Public input sought on public school evaluations

A new framework for inspecting Cayman Islands schools has been issued to principals across the island. The Office of Education Standards is looking for feedback on the guidelines from school administrators and, eventually, members of the public before finalizing them.

“I’m hoping and trusting the community will share with us their aspirational goals,” said Peter Carpenter, director of the standards office and the primary author of the framework.

Mr. Carpenter came to the territory in October and has been assessing how much the public schools have progressed since a round of inspection reports in 2014-2015 found most of them to be substandard. He and his team have also been laying out a framework for future inspections, with an eye to creating a more collaborative process, in which school officials will perform self-evaluations.

The framework, which will apply to private as well as public schools, breaks the goals of the education system into six areas:

  • Student achievement
  • Student personal and social development
  • Effective teaching
  • Appropriate curriculum
  • Safety and support of students, and
  • School leadership.

Each area is broken down into a series of evaluative elements. Each is then laid out in various degrees of successful completion on a grid that ranges from excellent to weak. For instance, under student achievement, if “most students consistently attain levels that are above international standards” on both internal and external assessment tests, the school would rate excellent in that area. If “less than three-quarters of the students attain levels that are at least in line with curriculum standards,” the school would be rated weak for that category.

The idea, Mr. Carpenter said, is to give educators, parents and community members a clear picture of what excellence looks like.

“Hopefully, this is a bit of a tool for them to aspire to greater performance for their schools,” he said. “We’re talking about reaching international standards.”

Those standards are culled from multiple sources.

“I gathered approaches from around the world,” said Mr. Carpenter, who has drawn on his experience as an educator and administrator in the United Kingdom and the Middle East. “I’ve used approaches from Europe and some accreditation [standards] in America.”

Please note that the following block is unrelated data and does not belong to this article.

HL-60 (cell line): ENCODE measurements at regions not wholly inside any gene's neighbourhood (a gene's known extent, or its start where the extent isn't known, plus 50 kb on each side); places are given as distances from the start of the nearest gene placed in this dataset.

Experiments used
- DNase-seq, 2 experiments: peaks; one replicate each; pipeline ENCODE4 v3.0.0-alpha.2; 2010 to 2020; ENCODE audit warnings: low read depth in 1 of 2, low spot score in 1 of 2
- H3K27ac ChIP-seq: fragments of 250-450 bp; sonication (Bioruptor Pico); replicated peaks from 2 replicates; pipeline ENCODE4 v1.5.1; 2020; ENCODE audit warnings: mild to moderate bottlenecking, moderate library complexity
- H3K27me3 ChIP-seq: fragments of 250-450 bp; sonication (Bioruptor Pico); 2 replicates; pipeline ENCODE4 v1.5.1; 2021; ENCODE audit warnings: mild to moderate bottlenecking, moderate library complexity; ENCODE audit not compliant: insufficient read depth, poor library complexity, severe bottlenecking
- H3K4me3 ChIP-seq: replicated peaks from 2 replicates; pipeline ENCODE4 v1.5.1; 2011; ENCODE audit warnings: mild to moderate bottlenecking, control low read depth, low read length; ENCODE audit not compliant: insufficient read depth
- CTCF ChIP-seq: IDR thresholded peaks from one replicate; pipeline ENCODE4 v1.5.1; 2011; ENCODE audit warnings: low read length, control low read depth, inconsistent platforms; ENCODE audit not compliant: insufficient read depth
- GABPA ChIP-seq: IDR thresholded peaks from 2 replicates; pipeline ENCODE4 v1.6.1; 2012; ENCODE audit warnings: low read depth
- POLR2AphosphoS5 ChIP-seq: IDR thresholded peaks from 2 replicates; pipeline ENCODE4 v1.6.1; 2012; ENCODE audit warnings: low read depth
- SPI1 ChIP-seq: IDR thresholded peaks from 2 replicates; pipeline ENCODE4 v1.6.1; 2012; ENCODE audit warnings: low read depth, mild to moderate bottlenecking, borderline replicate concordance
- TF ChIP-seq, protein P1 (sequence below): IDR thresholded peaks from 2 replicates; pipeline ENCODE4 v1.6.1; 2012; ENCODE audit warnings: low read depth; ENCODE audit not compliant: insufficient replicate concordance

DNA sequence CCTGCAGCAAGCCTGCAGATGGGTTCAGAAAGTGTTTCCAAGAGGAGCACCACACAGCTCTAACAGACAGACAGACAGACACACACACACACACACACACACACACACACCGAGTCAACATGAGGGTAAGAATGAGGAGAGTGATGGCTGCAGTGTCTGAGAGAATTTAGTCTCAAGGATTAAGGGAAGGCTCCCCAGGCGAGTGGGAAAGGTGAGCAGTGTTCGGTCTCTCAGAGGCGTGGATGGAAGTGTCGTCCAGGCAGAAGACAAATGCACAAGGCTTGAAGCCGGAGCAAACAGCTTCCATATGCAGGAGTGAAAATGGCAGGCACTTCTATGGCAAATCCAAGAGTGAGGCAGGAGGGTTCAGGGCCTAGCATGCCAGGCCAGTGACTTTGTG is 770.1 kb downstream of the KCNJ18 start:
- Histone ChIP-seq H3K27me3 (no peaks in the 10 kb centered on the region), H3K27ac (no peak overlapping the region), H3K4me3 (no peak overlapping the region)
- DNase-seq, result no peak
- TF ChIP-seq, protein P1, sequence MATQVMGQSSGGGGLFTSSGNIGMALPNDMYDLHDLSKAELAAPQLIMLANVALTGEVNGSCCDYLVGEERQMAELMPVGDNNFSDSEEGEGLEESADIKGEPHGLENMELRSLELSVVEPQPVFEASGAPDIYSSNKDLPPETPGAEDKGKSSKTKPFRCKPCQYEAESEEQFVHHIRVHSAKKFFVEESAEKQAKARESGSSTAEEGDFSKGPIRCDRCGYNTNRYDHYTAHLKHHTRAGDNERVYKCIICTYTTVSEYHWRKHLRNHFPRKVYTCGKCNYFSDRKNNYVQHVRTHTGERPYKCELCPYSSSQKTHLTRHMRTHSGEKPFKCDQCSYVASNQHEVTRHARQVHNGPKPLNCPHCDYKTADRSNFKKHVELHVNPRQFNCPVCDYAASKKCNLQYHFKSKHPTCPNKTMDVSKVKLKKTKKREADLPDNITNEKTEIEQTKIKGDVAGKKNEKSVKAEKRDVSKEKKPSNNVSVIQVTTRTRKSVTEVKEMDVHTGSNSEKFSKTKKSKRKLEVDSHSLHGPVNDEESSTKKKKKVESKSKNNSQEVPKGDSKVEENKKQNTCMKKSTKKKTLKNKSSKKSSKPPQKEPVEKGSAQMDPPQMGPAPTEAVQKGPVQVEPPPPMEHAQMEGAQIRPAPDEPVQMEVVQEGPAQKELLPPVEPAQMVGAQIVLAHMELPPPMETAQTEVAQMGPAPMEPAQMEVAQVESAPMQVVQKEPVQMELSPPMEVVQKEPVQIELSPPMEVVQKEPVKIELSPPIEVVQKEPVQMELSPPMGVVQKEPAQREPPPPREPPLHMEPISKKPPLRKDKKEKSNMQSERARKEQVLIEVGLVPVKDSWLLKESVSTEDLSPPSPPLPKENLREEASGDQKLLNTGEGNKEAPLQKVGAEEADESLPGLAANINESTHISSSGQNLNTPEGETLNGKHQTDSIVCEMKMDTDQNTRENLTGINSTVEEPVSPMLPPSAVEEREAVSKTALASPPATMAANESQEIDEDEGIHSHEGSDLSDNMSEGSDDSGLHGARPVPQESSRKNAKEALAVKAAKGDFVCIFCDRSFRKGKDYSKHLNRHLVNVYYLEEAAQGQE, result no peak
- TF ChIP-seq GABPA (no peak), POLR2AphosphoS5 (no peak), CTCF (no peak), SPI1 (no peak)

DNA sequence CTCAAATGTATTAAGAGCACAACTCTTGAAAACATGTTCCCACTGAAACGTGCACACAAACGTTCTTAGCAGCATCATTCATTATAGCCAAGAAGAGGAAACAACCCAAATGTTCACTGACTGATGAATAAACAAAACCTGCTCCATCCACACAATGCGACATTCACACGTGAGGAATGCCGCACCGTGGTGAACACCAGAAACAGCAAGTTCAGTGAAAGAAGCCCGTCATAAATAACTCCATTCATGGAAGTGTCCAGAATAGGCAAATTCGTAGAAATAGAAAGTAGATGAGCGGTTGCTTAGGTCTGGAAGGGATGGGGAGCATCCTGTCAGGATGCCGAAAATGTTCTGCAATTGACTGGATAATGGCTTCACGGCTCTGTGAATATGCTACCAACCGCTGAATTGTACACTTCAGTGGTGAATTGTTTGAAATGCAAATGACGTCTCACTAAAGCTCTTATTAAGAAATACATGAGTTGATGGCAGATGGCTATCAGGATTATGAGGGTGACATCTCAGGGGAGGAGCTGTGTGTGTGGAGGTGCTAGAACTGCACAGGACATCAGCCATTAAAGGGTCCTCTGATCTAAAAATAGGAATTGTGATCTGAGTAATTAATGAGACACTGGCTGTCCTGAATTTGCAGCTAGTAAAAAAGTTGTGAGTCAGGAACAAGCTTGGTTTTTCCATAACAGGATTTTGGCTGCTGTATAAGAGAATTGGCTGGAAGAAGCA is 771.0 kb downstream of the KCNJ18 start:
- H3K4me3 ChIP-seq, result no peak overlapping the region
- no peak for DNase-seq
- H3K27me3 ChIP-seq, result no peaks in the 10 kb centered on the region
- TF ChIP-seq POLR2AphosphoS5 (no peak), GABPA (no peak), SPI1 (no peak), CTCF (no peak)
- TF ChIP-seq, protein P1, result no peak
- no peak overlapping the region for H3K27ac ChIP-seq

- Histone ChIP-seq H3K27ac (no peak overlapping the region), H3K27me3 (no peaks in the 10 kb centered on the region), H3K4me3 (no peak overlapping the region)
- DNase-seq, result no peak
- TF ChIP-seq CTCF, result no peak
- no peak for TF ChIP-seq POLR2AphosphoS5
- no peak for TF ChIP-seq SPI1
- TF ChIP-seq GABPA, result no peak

Now, he is looking for what people in Cayman think in order to make the educational goals and mechanisms for reaching them appropriate to the system here.

“I worked with colleagues in the Ministry of Education to get some feedback,” he said. “I wanted to make sure it was contextualized.”

The ministry also made its position clear in certain areas. For instance, Mr. Carpenter said, there are concerns about providing more opportunities for the community to invest itself in the educational process. One of those could be the establishment of local school councils or school boards, a common element in many educations systems in developed nations. Private schools on the island have such bodies, but not the public schools.

“They were a bit nervous about me building that in,” Mr. Carpenter said of the ministry officials. “If we want parents to be actively involved, you’ve got to give them some power.”

That will not be happening anytime soon. Even though it is included in the framework, the ministry’s position is clear.

“The element pertaining to governance is applicable only in the context of private schools in The Cayman Islands,” the document reads. “Public schools are governed by the Ministry of Education and there will be no evaluation made by inspectors in relation to this element in 2018/19.”

Mr. Carpenter said in the coming days, he is also preparing to release the first two of a series of reports on how primary schools have progressed since the 2014-2015 inspections. Reports on Savannah and Bodden Town schools will be published soon, with Prospect and George Town schools to follow. He plans to have reports completed on all primary schools by the end of summer.

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